(For other news from Reuters Middle East Investment Summit,
click on http://www.reuters.com/summit/MiddleEastInvestment12)
* Plans to boost store number at least 70 pct in 5 years
* To invest 20 pct of retained earnings on expansion
* Demographics support consumption boom
* No hurry to move beyond Gulf
* Stock outperforming market
RIYADH, Nov 19 (Reuters) - Saudi Arabia-based bookstore
chain Jarir Marketing Co plans to expand the number of
its stores by at least 70 percent in the next five years to take
advantage of the Gulf region's rapid population growth.
The kingdom's largest listed retailer plans to spend 120-150
million riyals ($32-40 million) a year, or about 20 percent of
retained earnings, on the expansion, chairman Muhammad al-Agil
told the Reuters Middle East Investment Summit on Monday.
"It's low-hanging fruit ... We are growing in Saudi and in
the Gulf, and we want to see that we populate the GCC," he said,
referring to the Gulf Cooperation Council, which also includes
the United Arab Emirates, Kuwait, Qatar, Bahrain and Oman.
"Between Saudi and the GCC, it will allow us to (almost)
double our size in the coming five years."
Jarir's experience underlines how population growth, not
just oil wealth, is fuelling corporate expansion in Saudi Arabia
and the six-member GCC.
The company has grown from a single store on a Riyadh street
in 1979 into a chain with 32 stores in the kingdom. It sells
books and office supplies, and has also become a major
For the next decade or so, population growth may support
Jarir's growth almost regardless of fluctuations in oil prices.
The GCC's population is projected to climb by 30 percent
over a decade to more than 50 million in 2020, according to the
Economist Intelligence Unit. Most of the 27 million people of
Saudi Arabia, the largest Arab economy, are under the age of 30.
"The growth in consumer numbers means growth for a long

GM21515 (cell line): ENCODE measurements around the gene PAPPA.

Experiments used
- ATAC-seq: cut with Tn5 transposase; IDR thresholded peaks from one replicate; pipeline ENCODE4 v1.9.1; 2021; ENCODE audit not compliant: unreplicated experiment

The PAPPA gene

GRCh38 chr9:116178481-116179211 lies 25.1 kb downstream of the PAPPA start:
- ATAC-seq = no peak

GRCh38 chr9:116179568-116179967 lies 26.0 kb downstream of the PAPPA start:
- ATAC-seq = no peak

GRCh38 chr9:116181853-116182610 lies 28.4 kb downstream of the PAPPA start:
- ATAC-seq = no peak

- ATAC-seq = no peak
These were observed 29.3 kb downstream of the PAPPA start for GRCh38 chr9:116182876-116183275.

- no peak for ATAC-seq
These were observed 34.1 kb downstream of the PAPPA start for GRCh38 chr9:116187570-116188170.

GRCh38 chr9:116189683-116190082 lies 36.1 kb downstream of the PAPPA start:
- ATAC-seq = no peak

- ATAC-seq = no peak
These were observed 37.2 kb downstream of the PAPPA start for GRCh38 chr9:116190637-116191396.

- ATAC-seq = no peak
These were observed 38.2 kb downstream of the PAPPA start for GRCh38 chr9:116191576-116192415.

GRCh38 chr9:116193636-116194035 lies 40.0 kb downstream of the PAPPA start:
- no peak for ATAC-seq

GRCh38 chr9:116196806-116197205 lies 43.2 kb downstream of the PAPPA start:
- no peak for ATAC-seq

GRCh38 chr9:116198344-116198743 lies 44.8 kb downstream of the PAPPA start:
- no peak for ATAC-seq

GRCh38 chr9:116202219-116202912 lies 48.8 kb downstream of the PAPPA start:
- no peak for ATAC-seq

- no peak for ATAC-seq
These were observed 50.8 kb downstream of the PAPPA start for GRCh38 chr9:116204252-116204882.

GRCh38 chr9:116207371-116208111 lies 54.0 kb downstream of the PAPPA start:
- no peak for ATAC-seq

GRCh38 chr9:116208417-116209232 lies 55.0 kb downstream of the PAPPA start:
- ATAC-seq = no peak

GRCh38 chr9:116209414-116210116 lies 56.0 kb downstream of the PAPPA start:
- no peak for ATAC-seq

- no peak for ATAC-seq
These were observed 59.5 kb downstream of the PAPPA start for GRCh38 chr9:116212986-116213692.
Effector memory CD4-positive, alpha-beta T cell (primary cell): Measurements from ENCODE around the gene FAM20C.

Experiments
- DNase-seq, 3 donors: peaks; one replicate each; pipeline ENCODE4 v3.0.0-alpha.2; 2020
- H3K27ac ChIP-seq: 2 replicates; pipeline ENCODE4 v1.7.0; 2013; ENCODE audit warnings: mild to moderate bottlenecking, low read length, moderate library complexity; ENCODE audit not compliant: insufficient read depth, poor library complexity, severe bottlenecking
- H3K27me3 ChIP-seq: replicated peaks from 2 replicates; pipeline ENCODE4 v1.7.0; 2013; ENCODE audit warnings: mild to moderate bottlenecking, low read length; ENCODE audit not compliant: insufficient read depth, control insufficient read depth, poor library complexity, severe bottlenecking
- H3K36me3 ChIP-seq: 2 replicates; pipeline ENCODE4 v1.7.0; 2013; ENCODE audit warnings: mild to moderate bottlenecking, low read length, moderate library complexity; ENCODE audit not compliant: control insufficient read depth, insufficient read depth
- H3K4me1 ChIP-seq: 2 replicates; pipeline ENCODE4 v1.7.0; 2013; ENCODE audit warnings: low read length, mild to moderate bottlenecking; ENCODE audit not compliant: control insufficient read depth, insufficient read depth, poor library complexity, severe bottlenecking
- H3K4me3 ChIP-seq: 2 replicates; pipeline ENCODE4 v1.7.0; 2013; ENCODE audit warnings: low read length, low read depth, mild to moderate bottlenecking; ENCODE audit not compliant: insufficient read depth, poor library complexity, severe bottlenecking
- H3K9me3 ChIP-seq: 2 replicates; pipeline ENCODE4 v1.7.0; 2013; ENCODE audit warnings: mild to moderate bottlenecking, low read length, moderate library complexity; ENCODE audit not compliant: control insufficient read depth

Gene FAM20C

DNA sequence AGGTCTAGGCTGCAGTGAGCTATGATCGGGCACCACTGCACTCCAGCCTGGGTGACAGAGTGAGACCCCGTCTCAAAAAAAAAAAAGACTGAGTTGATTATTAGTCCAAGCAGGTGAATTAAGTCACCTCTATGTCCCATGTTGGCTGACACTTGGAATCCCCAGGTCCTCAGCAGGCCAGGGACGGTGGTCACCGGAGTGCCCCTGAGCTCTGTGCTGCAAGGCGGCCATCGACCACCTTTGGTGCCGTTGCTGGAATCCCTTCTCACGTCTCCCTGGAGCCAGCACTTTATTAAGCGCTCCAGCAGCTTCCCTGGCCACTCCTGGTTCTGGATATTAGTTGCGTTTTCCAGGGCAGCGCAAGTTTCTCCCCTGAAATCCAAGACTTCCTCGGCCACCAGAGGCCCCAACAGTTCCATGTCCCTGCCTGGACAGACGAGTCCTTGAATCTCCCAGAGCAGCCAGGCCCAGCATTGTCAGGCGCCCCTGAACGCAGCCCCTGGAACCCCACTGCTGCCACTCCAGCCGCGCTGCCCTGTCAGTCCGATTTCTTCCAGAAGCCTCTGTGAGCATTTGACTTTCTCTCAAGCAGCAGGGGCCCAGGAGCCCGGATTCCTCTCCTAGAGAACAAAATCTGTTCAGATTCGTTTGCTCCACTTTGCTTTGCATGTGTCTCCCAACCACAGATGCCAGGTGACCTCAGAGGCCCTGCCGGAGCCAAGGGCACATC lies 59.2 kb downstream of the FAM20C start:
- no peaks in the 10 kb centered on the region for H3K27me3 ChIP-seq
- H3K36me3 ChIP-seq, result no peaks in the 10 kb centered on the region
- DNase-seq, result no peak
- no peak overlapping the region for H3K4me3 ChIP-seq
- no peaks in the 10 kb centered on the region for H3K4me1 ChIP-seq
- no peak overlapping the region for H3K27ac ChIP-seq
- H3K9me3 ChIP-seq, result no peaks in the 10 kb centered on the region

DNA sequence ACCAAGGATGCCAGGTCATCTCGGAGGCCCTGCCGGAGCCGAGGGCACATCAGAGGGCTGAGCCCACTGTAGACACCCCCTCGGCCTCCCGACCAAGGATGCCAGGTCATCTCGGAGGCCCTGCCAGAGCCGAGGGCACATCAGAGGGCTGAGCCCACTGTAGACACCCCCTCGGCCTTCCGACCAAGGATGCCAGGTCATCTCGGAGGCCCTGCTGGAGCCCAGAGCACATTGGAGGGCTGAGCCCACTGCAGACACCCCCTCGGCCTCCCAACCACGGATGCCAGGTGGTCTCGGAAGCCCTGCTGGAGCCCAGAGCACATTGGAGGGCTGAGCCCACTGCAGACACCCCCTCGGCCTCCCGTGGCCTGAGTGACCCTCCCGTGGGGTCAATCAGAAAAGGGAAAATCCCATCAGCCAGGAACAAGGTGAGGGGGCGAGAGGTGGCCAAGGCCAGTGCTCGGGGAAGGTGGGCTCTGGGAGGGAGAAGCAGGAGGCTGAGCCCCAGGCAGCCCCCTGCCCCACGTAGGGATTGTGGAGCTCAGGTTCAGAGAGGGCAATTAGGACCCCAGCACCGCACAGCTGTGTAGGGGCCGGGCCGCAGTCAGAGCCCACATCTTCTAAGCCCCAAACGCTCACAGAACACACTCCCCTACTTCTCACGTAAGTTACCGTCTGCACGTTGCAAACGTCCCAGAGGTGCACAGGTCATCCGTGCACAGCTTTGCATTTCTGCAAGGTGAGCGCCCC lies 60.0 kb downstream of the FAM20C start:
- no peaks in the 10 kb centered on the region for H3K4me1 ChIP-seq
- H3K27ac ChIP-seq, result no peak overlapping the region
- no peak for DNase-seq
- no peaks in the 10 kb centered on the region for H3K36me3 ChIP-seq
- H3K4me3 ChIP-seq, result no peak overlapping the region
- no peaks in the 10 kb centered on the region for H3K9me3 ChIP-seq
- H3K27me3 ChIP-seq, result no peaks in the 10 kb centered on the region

time. There are a lot of young people," said al-Agil, who
co-founded the chain with his family.
He predicted the company would have more than 55 stores by
2017, which would roughly double its sales volume.
The firm expects to open about 80 percent of its new stores
in Saudi Arabia and says it already owns most of real estate
needed for this expansion - an important advantage in a country
where rising land prices have often crimped development plans.
The company's stock price has risen 10 percent so far this
year, outperforming a 4 percent gain for Saudi Arabia's main
stock market index.
Stocks focused on domestic demand have outperformed this
year as concern about the shaky global economy dampens stocks
with major international exposure, such as petrochemicals.
In 2009, al-Agil said Jarir would consider expansion in
North Africa after 2012, with Egypt a primary target. But he
delayed those plans in 2011, after Egypt and other countries in
the region were hit by the Arab Spring uprisings.
Given the boom in the Gulf, al-Agil said, Jarir is not in a
hurry to move into North Africa.
"We just keep looking at it and delaying it because we have
the opportunities to open here ... We have not finished in the
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($1 = 3.7503 Saudi riyals)
(With additional reporting by Angus McDowall; Editing by Andrew
Torchia and Mark Potter)